Barcelona, Spain – The campaign of the Federal Reserve (Fed) against inflation weighs on the financial markets. On the day of the most anticipated event of the week, the publication of the minutes of the last meeting of the US central bank, index futures on the US and European stock exchanges fell.
In addition, the sale of sovereign bonds intensifies. The premium on the 10-year bond is already over 2.6%, standing in the 2018 and 2019 ranges, reflecting bets that the Fed will carry out the biggest monetary tightening in almost three decades.
In the United States, futures indexed to the Nasdaq 100 fell more than 1%. Tech giants including Twitter Inc, Microsoft Corp and Tesla Inc were some of the worst performers in pre-market trading. In Europe, the Stoxx 600 index was down around 1.5%, with the travel, auto and technology sectors leading losses.
🔦 The Fed under the spotlight
The Fed today publishes the minutes of its March 16 monetary policy meeting, in which it confirmed the market’s forecast of an interest rate hike and signaled that monetary tightening would not stop there.
Investor expectations are high, especially after the incendiary speech by Lael Brainard, who heads the Minneapolis Fed. Brainard said the Fed will steadily raise rates and shrink the balance sheet at an accelerating pace beginning in May.
This was, by the way, the most shocking news, as investors expected a reduction in the Fed’s balance sheet a little later. One of the ways the Fed can reduce its balance sheet, currently hovering around $8.9 trillion, is to liquidate maturing securities, rather than rolling over debt by issuing new bonds. In practice, that means removing liquidity from the markets.
🏦 Strong arguments
The skyrocketing inflation, with the consumer price index at the highest level in the last 40 years, and the labor market at levels close to full employment, give the Fed arguments to endorse a more aggressive monetary policy.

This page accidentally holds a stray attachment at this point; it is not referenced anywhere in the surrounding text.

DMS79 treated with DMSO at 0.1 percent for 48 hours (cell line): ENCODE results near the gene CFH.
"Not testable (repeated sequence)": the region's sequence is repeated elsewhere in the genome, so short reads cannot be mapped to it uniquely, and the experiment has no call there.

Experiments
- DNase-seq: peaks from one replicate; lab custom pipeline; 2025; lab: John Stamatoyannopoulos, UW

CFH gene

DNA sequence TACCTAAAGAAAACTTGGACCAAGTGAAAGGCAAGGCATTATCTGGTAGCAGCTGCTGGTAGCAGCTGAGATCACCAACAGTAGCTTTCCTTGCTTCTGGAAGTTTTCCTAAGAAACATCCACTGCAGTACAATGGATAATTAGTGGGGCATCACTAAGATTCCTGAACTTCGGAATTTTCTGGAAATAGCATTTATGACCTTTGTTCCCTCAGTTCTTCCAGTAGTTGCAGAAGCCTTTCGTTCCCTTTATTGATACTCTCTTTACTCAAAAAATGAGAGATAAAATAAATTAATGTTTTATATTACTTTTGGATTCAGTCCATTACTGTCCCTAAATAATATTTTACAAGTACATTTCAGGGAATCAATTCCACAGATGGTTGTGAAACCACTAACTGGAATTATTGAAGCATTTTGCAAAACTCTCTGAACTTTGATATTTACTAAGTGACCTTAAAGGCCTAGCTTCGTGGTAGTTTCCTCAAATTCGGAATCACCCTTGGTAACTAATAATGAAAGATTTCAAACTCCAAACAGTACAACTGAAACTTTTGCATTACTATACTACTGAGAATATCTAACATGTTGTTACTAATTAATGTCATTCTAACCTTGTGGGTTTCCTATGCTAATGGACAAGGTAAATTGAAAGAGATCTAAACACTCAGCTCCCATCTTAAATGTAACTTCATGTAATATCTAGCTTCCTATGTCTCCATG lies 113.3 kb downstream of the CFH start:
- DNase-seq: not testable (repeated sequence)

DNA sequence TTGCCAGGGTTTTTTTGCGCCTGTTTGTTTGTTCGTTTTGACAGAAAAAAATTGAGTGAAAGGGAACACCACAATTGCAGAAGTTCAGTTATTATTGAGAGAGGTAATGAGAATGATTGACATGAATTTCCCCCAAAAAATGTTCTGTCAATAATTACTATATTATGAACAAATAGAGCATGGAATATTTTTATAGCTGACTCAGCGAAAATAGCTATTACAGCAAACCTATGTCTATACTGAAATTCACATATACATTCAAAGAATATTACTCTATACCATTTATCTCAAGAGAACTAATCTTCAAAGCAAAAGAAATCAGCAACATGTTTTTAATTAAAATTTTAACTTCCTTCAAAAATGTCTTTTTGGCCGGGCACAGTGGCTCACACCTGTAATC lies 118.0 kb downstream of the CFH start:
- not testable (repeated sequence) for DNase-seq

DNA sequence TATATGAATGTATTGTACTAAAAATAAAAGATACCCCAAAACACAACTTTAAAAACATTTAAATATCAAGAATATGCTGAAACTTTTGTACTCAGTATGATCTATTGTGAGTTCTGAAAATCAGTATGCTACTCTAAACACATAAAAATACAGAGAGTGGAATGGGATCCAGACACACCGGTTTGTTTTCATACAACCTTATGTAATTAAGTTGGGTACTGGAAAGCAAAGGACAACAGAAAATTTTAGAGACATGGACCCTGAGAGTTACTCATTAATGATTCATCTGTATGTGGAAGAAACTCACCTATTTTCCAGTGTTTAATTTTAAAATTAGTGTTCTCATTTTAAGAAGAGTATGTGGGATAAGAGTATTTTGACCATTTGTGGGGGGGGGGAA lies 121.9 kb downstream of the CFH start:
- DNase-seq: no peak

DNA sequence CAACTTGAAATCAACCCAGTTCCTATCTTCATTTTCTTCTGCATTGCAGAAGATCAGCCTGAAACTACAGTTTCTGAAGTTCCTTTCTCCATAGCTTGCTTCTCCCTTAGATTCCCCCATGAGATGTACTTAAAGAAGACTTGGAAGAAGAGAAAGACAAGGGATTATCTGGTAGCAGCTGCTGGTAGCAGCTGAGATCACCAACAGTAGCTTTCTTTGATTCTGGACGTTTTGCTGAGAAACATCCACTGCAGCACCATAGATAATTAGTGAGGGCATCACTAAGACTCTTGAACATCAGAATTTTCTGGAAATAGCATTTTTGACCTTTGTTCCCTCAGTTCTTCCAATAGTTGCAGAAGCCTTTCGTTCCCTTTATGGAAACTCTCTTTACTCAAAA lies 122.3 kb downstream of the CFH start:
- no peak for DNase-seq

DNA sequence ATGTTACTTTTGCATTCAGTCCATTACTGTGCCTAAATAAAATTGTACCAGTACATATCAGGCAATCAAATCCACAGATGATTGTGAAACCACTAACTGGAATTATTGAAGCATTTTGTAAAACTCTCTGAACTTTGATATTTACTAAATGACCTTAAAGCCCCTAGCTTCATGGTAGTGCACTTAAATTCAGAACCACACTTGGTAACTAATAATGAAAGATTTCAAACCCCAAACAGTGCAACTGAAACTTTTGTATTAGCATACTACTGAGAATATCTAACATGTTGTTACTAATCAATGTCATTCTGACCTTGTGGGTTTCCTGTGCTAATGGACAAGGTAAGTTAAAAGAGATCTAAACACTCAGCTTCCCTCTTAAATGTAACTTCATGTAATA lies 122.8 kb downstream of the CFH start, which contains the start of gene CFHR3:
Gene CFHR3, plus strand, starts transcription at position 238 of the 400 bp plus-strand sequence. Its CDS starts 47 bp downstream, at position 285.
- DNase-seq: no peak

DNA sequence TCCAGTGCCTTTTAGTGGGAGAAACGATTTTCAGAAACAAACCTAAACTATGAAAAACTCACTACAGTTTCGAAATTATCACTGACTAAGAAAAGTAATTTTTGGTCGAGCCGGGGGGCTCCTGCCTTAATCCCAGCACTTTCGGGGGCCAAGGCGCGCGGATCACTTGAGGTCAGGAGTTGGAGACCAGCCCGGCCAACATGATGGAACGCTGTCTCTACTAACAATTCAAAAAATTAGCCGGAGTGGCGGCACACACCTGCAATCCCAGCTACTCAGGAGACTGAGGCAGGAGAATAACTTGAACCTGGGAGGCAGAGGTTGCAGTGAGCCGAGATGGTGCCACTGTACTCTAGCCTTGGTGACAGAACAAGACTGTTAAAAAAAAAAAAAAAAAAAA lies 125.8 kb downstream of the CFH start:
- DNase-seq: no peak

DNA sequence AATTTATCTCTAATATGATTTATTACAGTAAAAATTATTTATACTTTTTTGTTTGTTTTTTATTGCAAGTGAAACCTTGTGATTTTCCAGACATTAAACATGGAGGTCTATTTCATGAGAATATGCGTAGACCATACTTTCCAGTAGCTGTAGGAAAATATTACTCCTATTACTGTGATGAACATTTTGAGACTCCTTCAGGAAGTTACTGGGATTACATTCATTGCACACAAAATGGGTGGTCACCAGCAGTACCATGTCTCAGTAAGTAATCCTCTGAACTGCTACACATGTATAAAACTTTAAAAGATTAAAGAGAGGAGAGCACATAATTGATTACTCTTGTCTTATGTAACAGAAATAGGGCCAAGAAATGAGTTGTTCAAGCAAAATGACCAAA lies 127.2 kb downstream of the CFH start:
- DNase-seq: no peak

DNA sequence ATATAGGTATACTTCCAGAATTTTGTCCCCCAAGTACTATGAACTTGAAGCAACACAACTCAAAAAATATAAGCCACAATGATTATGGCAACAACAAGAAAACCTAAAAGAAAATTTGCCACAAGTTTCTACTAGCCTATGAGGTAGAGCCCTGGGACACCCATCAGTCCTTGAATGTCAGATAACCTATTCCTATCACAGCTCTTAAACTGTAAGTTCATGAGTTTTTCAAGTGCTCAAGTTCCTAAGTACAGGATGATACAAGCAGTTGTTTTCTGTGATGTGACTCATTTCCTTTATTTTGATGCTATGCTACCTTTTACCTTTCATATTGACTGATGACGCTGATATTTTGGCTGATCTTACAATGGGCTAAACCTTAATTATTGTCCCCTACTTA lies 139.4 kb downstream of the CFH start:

“Given that the recovery has been considerably stronger and faster than in the previous cycle, I expect the balance sheet to shrink considerably faster than in the previous recovery,” said the Minneapolis Fed Governor, who is awaiting the Senate confirmation to be appointed vice president of the monetary authority.
Investors fear that a tighter US central bank could eventually sink the world’s largest economy, even pushing it into recession. The resurgence of the virus in Asia and the war in Ukraine also cloud the outlook for prices and growth.
🤝 Shall we agree?
In addition to clues about the central bank’s next actions, today’s minutes will give an idea about the agreement between the members of the Fed, since on the one hand there is skyrocketing inflation, but on the other the war in Ukraine and covid-19 they threaten the supply of raw materials and the pace of production chains.
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🟢 The bags yesterday: Dow (-0.80%), S&P 500 (-1.26%), Nasdaq (-2.26%), Stoxx 600 (+0.19%)
The Fed’s more aggressive wink at the time of raising interest rates caused US stock markets to close in the red. The war in Ukraine has also affected operations: a new round of sanctions, in addition to a possible embargo on Russian coal, would include a ban on all new investments in Russia and other measures against financial institutions and state-owned companies.
These are the events scheduled for today:
• USA..: MBA Mortgage Applications; MBA Shopping Index; Mortgage Market Index; EIA Oil Refineries Activity; Crude Oil Inventories; EIA Distillate Inventories; Gasoline Production and Inventories
• Europe: Euro zone (PPI/Feb); Germany (Industrial Orders/Feb); Spain (Consumer Confidence)
• Asia: Japan (International Reserves/Sea)
• Latin America: Brazil (IGP-DI/Sea; Currency Flows); Mexico (Gross Fixed Investment/Jan)
• Central banks: FOMC/Fed meeting minutes; Speeches by Luis de Guindos, Fabio Panetta, Philip Lane (BCE), Asahi Noguchi (BoJ)
📌 And for tomorrow:
• USA.: Initial Applications for Unemployment Subsidy; Natural Gas Inventories; Consumer Credit/Feb
• Europe: Euro Zone (Retail Sales/Feb); Germany (Industrial Production/Feb; Thomson Reuters/IPSOS/Apr); UK (Halifax House Price Index/Mar; Home Equity Loans; Thomson Reuters/IPSOS/Apr)
• Asia: Japan (Index of Leading Indicators; Current Account Transactions); Hong Kong (International Reserves/Sea)
• Latin America: Argentina (Industrial Production/Feb)
• Central banks: The ECB publishes the minutes of its last Monetary Policy meeting. Interventions by James Bullard, Charles Evans, Raphael Bostic and John Williams (Fed), and Burkhard Balz (Bundesbank)
— With information from Bloomberg